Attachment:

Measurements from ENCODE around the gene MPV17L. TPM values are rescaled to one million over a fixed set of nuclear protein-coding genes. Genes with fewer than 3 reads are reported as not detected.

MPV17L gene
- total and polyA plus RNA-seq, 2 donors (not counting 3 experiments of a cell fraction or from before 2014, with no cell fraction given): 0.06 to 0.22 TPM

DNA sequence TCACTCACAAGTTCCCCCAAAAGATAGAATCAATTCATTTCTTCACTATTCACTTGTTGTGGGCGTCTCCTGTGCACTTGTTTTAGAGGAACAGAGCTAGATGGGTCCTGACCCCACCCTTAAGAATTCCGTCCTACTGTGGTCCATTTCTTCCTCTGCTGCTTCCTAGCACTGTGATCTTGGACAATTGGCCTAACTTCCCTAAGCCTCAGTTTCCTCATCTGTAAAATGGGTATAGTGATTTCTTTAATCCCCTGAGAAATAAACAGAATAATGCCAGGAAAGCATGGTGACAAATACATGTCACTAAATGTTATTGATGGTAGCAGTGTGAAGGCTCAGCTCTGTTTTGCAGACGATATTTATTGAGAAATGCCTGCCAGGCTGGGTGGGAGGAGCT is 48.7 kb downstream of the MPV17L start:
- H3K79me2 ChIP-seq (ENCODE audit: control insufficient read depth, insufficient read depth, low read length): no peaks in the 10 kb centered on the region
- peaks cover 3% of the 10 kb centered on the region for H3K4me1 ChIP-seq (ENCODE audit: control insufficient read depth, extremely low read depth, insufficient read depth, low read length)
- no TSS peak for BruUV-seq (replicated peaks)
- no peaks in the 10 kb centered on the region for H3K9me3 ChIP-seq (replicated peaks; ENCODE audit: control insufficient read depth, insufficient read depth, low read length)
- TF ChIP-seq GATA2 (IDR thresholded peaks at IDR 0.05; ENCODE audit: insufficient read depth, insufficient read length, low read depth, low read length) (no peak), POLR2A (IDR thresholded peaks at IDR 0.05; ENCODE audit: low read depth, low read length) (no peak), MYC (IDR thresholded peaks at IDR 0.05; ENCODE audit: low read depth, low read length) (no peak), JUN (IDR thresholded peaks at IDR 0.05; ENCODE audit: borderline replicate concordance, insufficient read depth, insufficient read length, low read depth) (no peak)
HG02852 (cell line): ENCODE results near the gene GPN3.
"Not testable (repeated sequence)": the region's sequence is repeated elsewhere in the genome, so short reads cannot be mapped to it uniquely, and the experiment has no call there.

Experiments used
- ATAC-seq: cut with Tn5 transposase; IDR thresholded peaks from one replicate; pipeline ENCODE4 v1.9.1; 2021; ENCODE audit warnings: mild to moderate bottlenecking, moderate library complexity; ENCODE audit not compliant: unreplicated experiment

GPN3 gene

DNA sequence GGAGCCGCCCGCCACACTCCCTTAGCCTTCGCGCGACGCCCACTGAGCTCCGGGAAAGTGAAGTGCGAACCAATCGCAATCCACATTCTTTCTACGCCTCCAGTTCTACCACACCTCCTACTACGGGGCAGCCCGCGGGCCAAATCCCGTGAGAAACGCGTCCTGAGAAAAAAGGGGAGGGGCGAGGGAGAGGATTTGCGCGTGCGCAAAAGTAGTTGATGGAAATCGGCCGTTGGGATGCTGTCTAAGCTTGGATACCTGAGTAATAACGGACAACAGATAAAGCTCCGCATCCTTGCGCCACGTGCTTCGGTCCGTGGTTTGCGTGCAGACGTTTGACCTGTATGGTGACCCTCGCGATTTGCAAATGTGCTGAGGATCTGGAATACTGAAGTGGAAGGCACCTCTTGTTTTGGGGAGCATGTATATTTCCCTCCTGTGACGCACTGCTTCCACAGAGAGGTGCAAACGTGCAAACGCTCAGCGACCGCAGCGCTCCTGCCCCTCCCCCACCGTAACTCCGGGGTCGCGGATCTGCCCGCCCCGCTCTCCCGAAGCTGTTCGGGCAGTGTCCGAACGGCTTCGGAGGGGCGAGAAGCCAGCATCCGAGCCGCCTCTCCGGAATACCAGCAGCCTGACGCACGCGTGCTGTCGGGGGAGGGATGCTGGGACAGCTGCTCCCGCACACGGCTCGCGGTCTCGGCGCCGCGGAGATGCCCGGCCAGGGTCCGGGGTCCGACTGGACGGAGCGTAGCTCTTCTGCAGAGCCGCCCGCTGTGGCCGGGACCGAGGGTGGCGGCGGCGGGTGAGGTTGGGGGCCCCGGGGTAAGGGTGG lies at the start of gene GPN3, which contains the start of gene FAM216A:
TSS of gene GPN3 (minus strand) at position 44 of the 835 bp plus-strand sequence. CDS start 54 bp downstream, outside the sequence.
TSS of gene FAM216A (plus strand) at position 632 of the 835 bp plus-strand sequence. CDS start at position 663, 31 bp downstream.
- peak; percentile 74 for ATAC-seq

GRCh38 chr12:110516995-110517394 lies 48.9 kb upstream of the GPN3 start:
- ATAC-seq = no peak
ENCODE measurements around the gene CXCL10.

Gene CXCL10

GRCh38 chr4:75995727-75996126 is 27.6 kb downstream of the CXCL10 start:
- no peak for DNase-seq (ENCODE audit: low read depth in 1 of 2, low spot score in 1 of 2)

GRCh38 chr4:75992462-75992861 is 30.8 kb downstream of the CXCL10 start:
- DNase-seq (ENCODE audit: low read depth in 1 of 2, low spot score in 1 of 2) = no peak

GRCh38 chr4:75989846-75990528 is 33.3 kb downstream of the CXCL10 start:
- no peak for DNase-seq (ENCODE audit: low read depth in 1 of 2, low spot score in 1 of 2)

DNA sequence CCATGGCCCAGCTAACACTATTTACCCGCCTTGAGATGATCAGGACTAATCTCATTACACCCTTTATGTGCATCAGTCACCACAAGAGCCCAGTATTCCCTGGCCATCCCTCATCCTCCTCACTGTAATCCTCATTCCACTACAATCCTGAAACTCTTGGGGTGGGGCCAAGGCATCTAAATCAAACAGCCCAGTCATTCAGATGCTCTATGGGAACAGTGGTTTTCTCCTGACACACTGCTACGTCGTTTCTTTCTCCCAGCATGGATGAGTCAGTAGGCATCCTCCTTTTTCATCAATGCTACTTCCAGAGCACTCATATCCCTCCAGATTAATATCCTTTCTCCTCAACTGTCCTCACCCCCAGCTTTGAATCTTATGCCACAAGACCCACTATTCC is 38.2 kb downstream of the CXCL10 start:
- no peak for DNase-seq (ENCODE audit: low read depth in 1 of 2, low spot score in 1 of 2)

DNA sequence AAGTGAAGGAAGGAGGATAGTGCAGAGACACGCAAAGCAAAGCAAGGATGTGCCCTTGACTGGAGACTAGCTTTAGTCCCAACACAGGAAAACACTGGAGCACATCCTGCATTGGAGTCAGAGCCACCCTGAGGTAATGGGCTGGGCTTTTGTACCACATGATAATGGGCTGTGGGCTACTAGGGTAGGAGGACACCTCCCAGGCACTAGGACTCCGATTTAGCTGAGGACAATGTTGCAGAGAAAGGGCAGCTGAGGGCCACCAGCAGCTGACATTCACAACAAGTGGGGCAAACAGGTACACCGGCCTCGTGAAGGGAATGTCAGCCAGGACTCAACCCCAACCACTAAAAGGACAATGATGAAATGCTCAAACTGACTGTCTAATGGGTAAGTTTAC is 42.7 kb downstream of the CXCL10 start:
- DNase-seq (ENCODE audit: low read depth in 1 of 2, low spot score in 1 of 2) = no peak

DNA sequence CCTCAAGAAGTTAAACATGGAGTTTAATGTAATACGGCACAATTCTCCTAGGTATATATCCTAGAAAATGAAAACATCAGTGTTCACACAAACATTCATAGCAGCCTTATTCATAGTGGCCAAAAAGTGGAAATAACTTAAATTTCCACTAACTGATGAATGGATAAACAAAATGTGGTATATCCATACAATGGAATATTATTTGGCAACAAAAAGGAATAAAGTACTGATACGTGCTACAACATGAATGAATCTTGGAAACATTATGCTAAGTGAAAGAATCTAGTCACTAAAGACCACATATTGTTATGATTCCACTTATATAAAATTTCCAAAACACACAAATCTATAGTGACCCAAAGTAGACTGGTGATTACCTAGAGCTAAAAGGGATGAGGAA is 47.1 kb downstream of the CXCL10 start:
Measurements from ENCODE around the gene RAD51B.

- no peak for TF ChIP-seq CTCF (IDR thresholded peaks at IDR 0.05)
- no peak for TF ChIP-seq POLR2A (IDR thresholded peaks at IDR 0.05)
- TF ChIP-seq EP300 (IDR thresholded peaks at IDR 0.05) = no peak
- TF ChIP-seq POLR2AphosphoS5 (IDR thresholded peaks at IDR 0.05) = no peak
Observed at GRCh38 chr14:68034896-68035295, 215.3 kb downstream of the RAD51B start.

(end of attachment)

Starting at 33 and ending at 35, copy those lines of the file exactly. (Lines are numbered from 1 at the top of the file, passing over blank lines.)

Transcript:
DNA sequence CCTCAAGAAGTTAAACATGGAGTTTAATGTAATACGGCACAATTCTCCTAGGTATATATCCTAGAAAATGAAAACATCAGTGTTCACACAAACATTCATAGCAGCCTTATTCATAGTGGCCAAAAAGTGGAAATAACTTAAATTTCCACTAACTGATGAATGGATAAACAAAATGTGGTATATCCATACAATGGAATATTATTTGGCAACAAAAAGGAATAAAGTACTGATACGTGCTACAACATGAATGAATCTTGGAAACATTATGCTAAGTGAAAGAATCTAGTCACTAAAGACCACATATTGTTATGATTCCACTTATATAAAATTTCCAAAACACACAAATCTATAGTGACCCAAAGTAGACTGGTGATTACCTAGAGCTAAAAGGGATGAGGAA is 47.1 kb downstream of the CXCL10 start:
Measurements from ENCODE around the gene RAD51B.

- no peak for TF ChIP-seq CTCF (IDR thresholded peaks at IDR 0.05)